PARENTS have been urged to be on the look out for signs of Victorian diseases in children as cases continue to rise.
Scarlet fever has been causing unusually large outbreaks in recent years.
In the last month the UK Health and Security Agency (UKHSA) has been keeping a close eye on infection rates, which are highest in the North West of England.
Across the region, there have been 914 cases between September and March.
Now one local areas has warned that cases are currently above pre-pandemic levels.
Public health officials in Warrington are now working with schools to reduce transmission of the disease.
Cabinet member for public health and wellbeing Cllr Maureen McLaughlin said that the rise in the area has been inline with the rest of the North West.
“This is since the removal of Covid-19 restrictions and the move closer to pre-pandemic levels of social mixing.
“While there could be a variety of factors driving this, our reduced exposure to bacteria and viruses during the pandemic may mean that we are experiencing an immunity deficit to some illnesses, leading to a higher susceptibility of infection.
“Although incidents of scarlet fever are relatively low, this includes a higher incidence of reported cases than pre-pandemic levels in Warrington,” she told the Warrington Guardian.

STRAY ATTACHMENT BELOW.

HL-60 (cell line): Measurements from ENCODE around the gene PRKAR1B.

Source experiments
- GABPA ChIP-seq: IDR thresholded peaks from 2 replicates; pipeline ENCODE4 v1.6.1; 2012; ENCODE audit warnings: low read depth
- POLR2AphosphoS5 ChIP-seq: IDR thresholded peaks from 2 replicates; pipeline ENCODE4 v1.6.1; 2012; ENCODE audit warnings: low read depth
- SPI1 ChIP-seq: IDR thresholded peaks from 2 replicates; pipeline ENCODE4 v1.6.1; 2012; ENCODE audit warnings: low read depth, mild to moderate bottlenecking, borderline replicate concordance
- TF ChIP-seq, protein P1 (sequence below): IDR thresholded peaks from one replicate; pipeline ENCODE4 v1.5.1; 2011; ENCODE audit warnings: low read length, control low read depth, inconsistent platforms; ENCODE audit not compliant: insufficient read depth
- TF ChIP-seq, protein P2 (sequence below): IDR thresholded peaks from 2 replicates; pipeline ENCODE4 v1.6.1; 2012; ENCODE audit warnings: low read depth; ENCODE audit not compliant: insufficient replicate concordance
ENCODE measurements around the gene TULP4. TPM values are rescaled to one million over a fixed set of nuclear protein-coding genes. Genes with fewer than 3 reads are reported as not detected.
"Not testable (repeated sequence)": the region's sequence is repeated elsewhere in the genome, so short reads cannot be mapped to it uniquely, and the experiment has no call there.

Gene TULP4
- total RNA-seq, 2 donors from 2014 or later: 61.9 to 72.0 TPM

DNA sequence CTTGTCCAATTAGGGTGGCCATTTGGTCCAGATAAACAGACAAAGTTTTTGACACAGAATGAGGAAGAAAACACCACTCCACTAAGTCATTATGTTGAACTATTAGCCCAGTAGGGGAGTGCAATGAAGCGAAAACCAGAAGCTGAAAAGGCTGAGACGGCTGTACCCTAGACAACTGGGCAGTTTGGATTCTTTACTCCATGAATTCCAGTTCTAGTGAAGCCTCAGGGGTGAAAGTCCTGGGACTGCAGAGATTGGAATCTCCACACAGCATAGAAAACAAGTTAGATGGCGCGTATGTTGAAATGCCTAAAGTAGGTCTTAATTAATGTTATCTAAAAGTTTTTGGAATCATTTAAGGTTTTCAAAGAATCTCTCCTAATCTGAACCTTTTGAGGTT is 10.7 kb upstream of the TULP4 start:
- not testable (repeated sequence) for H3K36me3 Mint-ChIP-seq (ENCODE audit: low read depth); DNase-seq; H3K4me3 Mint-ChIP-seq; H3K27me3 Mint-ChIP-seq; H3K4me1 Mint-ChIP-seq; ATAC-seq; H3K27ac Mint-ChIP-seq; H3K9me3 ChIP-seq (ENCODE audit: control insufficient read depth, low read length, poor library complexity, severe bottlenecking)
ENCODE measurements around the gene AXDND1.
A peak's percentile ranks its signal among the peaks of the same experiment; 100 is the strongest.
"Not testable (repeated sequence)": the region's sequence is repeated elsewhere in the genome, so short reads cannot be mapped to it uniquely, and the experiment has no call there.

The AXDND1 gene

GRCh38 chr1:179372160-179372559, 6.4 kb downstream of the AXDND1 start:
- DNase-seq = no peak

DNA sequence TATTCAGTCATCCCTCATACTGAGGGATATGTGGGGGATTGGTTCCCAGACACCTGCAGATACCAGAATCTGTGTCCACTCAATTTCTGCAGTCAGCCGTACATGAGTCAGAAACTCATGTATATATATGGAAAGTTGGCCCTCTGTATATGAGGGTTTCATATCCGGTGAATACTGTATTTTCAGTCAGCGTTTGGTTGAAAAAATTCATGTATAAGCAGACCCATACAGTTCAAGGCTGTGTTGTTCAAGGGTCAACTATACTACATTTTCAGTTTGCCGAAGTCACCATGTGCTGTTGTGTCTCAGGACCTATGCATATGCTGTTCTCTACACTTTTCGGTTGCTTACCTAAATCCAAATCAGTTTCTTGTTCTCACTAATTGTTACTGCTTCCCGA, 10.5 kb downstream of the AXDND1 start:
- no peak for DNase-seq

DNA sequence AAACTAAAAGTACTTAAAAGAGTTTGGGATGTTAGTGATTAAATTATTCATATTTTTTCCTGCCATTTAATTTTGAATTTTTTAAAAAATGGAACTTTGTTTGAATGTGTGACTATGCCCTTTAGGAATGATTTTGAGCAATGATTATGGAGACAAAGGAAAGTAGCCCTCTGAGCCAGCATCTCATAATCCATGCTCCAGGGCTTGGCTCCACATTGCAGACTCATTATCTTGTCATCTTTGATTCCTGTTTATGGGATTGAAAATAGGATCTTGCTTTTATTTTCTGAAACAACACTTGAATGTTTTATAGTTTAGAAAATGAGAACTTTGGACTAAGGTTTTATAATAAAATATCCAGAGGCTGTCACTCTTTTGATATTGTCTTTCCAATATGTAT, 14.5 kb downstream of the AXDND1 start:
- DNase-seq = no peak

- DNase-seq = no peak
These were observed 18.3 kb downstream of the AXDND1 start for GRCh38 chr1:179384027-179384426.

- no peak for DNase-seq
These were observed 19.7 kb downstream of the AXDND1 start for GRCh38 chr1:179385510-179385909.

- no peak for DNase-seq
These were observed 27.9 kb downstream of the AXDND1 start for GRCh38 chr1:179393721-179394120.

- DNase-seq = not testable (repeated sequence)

Cllr McLaughlin added that officials have shared information with schools and parents on the signs to look out for.
There are three key symptoms of scarlet fever you need to be aware of:
- A high temperature
- A sore throat and swollen neck glands
- A bumpy, rough feeling rash usually appears after 12 to 48 hours on the chest and tummy.
If your child is showing these signs, you should contact your GP or NHS 111.
Your child may first appear as if they have flu, with a temperature of 38C (100.4F) or over.
Other symptoms include a white coating on the tongue, which peels a few days after appearing, leaving the tongue red and swollen, known as “strawberry tongue”.
Kids should be kept off school or nursery for 24 hours after their first antibiotic.
The same goes for working adults who might have caught the bug, who should stay out of the office.
Cllr McLaughlin said officials are currently working closely with local NHS healthcare services and partners to monitor patterns of infection and develop appropriate interventions.
The UKHSA said there has been a rise in Victorian diseases, such as scarlet fever and chicken pox, as children continue to mix freely.
To date, a total of 3,488 cases of scarlet fever have been identified.
This is compared to the last season, between 2020 and 2021, where only 1,791 cases were reported across the 12 month period.
Rates have been highest in the North West, followed by the North East, Yorkshire and the Humber and the East Midlands.
They are lowest in the South West and the South East.
Medics have said that around 89 per cent of the children that have become ill have been under the age of 10.
Scarlett fever is treated with antibiotics and this can help reduce the risk of complications and limit onward transmission.
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